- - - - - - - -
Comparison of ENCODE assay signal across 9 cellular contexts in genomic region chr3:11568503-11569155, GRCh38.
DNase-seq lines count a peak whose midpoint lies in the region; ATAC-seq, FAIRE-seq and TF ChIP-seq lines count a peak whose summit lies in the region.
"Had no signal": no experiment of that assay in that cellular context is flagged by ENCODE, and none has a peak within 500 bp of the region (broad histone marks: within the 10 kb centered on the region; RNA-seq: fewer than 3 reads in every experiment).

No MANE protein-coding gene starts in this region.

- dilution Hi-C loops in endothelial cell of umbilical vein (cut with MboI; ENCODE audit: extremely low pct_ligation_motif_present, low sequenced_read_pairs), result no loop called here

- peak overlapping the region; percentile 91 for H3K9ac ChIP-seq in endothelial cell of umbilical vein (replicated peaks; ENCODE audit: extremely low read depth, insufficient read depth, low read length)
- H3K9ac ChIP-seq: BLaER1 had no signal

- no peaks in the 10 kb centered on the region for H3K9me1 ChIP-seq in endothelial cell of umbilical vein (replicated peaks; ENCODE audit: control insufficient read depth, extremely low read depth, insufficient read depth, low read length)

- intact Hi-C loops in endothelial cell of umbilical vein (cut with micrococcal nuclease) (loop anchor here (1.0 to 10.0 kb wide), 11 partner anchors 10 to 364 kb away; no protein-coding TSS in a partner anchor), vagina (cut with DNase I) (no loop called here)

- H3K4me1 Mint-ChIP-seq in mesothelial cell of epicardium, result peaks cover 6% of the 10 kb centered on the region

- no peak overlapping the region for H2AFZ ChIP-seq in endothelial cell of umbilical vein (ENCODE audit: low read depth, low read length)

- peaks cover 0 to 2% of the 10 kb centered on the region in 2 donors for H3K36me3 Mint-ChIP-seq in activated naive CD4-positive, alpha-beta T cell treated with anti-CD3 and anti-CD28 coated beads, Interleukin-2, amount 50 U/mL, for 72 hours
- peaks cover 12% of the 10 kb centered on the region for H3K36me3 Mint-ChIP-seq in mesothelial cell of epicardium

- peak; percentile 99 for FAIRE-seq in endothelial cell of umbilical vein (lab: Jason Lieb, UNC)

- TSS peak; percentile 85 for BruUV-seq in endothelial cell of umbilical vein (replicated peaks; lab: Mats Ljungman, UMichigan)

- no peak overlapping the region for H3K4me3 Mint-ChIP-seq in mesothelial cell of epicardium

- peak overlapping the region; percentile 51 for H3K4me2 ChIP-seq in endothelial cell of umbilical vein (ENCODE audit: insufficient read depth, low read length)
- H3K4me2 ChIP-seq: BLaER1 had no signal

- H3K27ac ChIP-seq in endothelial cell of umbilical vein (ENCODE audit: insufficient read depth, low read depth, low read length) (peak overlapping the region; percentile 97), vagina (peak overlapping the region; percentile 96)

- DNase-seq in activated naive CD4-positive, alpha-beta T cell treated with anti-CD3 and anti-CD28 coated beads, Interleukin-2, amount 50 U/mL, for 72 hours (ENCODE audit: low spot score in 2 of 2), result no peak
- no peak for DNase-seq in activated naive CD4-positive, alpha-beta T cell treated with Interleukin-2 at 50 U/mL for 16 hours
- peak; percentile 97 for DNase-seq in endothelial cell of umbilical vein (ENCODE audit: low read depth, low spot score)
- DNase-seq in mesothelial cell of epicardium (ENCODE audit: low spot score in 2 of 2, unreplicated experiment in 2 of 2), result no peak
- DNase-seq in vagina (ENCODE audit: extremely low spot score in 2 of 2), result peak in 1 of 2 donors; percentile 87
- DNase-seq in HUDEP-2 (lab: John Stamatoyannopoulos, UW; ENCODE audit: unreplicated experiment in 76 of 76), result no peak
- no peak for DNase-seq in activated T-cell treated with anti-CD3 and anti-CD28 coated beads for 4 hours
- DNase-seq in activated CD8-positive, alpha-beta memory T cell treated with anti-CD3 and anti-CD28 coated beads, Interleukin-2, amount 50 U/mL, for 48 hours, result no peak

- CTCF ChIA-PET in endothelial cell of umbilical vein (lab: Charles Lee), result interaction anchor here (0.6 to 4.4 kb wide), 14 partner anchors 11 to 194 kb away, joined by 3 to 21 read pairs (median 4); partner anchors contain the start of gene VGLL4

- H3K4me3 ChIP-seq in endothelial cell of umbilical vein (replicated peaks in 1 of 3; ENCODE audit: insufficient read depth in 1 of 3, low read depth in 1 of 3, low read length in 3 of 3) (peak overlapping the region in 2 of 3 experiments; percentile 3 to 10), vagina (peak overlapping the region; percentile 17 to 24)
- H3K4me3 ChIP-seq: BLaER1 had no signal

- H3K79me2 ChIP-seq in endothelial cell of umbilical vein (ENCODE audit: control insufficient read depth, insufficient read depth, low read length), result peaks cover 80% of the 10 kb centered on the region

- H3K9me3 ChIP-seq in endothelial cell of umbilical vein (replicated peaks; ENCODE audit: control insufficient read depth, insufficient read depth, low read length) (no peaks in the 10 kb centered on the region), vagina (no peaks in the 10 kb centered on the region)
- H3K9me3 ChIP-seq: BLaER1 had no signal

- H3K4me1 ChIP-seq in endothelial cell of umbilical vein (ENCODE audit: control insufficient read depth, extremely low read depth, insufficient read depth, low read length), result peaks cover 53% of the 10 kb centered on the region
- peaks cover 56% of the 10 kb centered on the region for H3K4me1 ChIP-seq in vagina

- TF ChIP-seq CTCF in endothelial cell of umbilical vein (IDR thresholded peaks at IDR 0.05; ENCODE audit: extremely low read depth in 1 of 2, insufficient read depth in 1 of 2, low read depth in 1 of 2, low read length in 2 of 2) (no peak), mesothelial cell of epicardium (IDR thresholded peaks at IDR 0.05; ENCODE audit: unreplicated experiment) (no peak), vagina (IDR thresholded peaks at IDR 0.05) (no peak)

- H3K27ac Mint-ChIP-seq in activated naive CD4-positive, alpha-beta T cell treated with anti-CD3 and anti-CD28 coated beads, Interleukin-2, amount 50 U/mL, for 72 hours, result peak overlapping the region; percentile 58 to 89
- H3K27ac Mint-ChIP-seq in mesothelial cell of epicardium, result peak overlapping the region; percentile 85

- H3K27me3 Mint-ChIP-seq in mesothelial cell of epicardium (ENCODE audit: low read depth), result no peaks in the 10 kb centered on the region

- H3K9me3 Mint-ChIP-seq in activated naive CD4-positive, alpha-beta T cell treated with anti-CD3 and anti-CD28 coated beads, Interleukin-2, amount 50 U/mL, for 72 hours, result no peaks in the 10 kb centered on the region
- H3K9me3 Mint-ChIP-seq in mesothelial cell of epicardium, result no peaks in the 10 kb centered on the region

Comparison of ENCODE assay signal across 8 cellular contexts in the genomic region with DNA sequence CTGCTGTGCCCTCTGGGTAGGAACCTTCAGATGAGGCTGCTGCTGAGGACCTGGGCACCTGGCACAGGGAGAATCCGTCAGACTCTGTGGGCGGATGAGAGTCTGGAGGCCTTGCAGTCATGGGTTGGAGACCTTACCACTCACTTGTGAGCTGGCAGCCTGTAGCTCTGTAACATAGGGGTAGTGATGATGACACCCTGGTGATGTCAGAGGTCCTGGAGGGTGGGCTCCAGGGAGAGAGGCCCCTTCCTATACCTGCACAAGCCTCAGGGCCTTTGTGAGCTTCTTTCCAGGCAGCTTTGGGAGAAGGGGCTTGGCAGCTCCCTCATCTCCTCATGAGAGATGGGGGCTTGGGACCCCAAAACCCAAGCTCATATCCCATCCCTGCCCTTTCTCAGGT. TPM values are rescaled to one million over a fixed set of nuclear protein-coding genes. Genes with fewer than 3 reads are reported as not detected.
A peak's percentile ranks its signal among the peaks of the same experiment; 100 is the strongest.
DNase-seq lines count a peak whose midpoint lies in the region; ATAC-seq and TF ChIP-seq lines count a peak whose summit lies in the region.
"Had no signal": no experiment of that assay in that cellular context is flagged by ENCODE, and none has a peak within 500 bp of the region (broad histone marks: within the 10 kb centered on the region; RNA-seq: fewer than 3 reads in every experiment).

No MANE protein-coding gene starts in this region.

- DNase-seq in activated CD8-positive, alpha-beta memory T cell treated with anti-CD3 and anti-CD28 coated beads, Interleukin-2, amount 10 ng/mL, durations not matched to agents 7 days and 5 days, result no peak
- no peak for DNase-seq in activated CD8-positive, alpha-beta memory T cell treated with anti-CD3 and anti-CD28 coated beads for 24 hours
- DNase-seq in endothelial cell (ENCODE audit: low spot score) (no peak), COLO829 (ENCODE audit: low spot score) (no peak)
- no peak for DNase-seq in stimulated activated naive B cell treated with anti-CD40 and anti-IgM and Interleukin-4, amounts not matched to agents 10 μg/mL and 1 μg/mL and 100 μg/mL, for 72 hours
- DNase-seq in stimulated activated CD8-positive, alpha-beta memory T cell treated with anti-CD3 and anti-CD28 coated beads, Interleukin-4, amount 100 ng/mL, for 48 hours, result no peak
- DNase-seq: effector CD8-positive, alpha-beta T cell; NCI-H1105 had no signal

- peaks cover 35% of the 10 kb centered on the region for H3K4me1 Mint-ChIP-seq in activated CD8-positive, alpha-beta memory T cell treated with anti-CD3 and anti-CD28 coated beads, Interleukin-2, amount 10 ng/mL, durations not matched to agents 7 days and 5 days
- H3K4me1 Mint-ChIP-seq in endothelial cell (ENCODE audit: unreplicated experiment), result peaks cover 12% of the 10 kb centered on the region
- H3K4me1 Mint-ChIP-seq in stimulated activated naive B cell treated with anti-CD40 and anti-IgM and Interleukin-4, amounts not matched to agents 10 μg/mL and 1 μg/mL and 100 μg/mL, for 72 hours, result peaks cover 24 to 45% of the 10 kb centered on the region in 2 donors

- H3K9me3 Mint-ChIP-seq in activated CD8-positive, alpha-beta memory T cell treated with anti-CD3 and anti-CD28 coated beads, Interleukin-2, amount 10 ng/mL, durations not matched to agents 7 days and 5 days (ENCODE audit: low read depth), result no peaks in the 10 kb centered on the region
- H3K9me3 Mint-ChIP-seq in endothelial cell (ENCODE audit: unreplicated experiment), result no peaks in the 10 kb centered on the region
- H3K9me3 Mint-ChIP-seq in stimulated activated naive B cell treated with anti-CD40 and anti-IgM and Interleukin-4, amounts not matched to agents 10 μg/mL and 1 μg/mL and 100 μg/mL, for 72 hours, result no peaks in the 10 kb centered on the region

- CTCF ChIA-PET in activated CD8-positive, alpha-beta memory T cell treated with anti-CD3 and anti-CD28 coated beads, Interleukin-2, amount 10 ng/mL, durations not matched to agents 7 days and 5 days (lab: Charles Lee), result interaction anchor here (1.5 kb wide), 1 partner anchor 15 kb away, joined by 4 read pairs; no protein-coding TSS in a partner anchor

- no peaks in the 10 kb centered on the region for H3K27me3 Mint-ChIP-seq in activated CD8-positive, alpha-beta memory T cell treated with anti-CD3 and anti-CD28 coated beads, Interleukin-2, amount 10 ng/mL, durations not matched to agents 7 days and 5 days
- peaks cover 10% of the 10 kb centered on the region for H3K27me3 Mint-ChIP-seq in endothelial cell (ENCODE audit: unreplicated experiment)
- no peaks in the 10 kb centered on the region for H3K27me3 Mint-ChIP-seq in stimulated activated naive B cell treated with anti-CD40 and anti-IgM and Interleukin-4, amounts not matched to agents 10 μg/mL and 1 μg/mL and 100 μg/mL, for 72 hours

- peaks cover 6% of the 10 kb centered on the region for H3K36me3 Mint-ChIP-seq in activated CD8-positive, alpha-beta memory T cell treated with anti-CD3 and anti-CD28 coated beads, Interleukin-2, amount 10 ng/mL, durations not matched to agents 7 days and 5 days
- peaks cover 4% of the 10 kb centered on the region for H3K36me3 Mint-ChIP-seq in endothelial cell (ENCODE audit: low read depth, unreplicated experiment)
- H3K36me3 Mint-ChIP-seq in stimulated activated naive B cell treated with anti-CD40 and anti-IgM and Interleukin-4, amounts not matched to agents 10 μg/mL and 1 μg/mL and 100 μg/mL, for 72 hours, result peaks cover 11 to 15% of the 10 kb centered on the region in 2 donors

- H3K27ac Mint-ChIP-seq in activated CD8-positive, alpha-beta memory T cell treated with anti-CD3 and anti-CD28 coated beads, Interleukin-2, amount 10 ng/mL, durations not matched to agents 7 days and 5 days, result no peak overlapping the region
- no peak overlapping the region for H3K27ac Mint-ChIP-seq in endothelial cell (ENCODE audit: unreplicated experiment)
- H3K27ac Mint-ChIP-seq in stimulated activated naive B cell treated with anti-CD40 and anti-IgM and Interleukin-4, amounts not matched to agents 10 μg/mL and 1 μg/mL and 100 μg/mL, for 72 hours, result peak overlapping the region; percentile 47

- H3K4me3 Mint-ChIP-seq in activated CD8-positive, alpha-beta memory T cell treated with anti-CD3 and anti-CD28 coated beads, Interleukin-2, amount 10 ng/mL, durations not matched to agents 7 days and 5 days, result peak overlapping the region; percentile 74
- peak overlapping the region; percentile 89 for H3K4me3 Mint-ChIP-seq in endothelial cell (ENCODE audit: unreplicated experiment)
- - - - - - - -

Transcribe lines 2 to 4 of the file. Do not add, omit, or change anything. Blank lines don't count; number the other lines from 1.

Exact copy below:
DNase-seq lines count a peak whose midpoint lies in the region; ATAC-seq, FAIRE-seq and TF ChIP-seq lines count a peak whose summit lies in the region.
"Had no signal": no experiment of that assay in that cellular context is flagged by ENCODE, and none has a peak within 500 bp of the region (broad histone marks: within the 10 kb centered on the region; RNA-seq: fewer than 3 reads in every experiment).

No MANE protein-coding gene starts in this region.